Near Blue Rapids in Marshall County, Kansas — The American Midwest (Upper Plains)
The 1840s American Dream
Stranded by heavy flood waters on the bank of the Big Blue River, 100 members of the Donner and Reed Wagon Train waited for several days anticipating that the spring runoff would begin to subside. Sarah Keyes, James Reed's mother-in-law, although feeble and ill traveled with them hoping to see her only son one more time. Cadden Keyes had journeyed to Oregon several years earlier. Mrs. Keyes knew that her health was failing and that she likely would not survive the journey, but she and Cadden had arranged to meet at the Hudson's Bay Company Trading Post located at Fort Hall on the Snake River.
In the dark morning hours of May 29, 1846, fate intervened. Although Mrs. Keyes' death had been anticipated for several days, the event still cast a shadow of gloom over the whole camp. The men quickly set about making a coffin and excavating a grave. A large gray stone was fashioned into the shape of a tombstone and Mrs. Keyes' name, age, and date of death were engraved on it.
Even though she passed away without fulfilling her dream, Sarah Keyes symbolized the pioneer spirit of America's westward movement. Historians estimate that one in ten emigrants died enroute to their destination. Whatever their reason for going west, those pioneers that had gathered the courage to undertake the long, tedious, and sometimes
[Lower center inset photo caption reads]
To honor one of America's pioneer women who passed away enroute to a new life in California, a local chapter of the Daughters of the American Reveloution [sic] (D.A.R.) produced and placed this marker near Sarah Keyes' grave in March of 1950. On the far left is a photo of Mrs. Keyes taken prior to her 1840s journey to see her son.
[Lower right inset photo caption reads]
In the 1840s and 50s, hundreds of emigrant wagons passed this way on their way west. Nick Eggenhoffer illustration is courtesy of Hastings House Publishers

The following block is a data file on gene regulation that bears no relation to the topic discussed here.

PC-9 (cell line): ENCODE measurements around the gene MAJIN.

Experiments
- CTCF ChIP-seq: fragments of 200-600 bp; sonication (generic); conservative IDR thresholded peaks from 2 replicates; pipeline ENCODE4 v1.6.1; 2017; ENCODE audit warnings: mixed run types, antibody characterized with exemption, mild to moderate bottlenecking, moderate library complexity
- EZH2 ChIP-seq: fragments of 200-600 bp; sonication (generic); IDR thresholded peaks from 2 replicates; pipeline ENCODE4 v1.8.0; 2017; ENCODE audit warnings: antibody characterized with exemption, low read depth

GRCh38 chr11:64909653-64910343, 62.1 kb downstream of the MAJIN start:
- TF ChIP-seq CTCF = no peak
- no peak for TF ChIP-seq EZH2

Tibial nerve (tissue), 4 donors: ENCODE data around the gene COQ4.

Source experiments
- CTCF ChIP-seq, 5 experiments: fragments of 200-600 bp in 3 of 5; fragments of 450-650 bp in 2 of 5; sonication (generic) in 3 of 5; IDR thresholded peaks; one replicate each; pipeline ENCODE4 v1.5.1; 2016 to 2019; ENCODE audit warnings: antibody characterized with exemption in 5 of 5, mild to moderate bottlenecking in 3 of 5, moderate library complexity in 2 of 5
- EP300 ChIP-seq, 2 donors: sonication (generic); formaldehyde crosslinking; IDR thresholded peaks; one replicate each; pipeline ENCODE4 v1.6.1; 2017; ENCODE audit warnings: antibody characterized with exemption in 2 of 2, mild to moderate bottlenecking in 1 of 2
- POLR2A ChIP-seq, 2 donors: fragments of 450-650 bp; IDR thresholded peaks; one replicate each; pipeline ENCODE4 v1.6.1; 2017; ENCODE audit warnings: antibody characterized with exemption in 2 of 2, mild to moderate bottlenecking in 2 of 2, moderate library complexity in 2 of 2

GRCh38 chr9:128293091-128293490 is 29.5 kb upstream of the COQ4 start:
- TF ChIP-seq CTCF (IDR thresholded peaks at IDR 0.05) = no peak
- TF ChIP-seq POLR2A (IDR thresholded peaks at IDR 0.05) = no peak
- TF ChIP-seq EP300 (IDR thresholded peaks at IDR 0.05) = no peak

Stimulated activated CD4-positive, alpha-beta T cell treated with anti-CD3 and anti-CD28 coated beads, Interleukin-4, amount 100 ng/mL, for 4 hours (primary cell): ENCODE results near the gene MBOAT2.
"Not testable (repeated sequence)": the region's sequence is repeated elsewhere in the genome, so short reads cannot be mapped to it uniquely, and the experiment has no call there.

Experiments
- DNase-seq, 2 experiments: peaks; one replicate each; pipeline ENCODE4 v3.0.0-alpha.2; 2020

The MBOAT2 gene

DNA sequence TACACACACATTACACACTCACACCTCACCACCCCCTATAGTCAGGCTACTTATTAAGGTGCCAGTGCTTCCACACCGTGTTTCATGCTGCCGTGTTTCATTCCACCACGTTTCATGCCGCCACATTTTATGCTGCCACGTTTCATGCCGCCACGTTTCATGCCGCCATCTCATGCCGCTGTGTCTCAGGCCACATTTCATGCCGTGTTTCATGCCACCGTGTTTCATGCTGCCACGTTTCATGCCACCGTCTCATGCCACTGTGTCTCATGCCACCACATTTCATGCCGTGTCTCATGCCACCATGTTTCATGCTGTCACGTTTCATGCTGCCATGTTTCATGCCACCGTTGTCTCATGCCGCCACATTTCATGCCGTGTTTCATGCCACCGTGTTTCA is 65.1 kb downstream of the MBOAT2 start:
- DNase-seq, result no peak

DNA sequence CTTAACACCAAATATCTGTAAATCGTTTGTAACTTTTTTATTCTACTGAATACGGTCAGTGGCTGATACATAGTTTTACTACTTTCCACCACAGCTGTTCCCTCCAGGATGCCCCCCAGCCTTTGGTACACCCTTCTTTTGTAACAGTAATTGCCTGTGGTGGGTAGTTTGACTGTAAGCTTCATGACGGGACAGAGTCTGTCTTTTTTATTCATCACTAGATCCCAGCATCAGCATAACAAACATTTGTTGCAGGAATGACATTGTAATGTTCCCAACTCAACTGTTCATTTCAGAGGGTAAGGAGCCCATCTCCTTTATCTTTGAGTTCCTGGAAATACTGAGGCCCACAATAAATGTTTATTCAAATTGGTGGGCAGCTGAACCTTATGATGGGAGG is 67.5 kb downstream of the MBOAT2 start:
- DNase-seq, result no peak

Emigrant Diary Notes on Graves at Alcove Springs
Edwin Bryant, What I Saw in California, May 29, 1846. - "Last night Mrs. Sarah Keyes, a lady aged 70, a member of the family of Mr. J.H. Reed of Illinois, and his mother-in-law, died. Mr. Reed with his family is emigrating to California."
The Overland Journal of Amos Piatt Josselyn, Tuesday May 15, 1849.
"Got off at 6:30 o'clock. Passed the Big Blue at 1 o'clock; drove about 20 miled this day. Water plenty and roads pretty good. At the Blue there is two graves of which is an old
Virginia Reed Murphy, Across the Plains in the Donner Party, "As soon as we stopped traveling, Grandma began to fail, and on the 29th day of May she died. It seemed hard to bury her in the wilderness and travel on. We were also afraid that the Indians would destroy her grave, but nowhere on the whole road could we have found so beautiful a resting place."
In honor of
Sarah Handley Keyes
1776 - 1846
Daughter of a
Arthur Barrett Chapter, DAR
God in his love and charity
has called in this
a pioneer mother
May 29, 1846
Erected by National Park Service, Alcove Spring Preservation Association, and Arthur Barrett Chapter D.A.R.
Marker series. This marker is included in the California Trail, and the Oregon Trail marker series.
Location. 39° 45.036′ N, 96° 40.816′ W. Marker is near Blue Rapids, Kansas, in Marshall County. Click for map.
Other nearby markers. At least 8 other markers are within 5 miles of this marker, measured as the crow flies. A Quiet and Restful Place (here, next to this marker); Alcove Spring Park (about 500 feet away, measured in a direct line); Oregon Trail Memorial Garden (about 500 feet away); A Respite In The Wilderness (approx. 0.2 miles away); Historical Baseball Game (approx. 4.7 miles away); Blue Rapids Station Bell (approx. 4.8 miles away); Oldest Roundabout in Kansas (approx. 4.8 miles away); Blue Rapids Public Library (approx. 4.9 miles away). Click for a list of all markers in Blue Rapids.
Also see . . .
1. Alcove Spring National Register Nomination (Amendment). (Submitted on November 24, 2014, by William Fischer, Jr. of Scranton, Pennsylvania.)
2. California National Historic Trail. (Submitted on November 24, 2014, by William Fischer, Jr. of Scranton, Pennsylvania.)
3. Oregon National Historic Trail. (Submitted on November 24, 2014, by William Fischer, Jr. of Scranton, Pennsylvania.)
Categories. • Fraternal or Sororal Organizations • Roads & Vehicles • Settlements & Settlers •
Credits. This page originally submitted on , by William Fischer, Jr. of Scranton, Pennsylvania. This page has been viewed 164 times since then. Photos: 1, 2, 3, 4, 5, 6. submitted on , by William Fischer, Jr. of Scranton, Pennsylvania. This page was last revised on June 16, 2016.